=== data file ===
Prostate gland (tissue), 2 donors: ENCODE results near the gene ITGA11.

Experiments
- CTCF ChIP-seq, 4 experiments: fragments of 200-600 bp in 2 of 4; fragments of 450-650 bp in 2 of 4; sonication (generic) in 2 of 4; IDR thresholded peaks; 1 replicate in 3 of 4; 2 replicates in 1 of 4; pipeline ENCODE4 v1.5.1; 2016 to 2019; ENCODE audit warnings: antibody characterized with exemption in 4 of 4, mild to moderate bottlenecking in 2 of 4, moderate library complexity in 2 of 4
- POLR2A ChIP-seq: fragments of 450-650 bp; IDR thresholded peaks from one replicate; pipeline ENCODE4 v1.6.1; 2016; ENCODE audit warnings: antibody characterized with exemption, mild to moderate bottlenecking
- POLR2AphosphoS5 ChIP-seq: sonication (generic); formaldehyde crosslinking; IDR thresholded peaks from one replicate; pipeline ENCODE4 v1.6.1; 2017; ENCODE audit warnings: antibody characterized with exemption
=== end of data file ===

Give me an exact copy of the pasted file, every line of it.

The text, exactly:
Prostate gland (tissue), 2 donors: ENCODE results near the gene ITGA11.

Experiments
- CTCF ChIP-seq, 4 experiments: fragments of 200-600 bp in 2 of 4; fragments of 450-650 bp in 2 of 4; sonication (generic) in 2 of 4; IDR thresholded peaks; 1 replicate in 3 of 4; 2 replicates in 1 of 4; pipeline ENCODE4 v1.5.1; 2016 to 2019; ENCODE audit warnings: antibody characterized with exemption in 4 of 4, mild to moderate bottlenecking in 2 of 4, moderate library complexity in 2 of 4
- POLR2A ChIP-seq: fragments of 450-650 bp; IDR thresholded peaks from one replicate; pipeline ENCODE4 v1.6.1; 2016; ENCODE audit warnings: antibody characterized with exemption, mild to moderate bottlenecking
- POLR2AphosphoS5 ChIP-seq: sonication (generic); formaldehyde crosslinking; IDR thresholded peaks from one replicate; pipeline ENCODE4 v1.6.1; 2017; ENCODE audit warnings: antibody characterized with exemption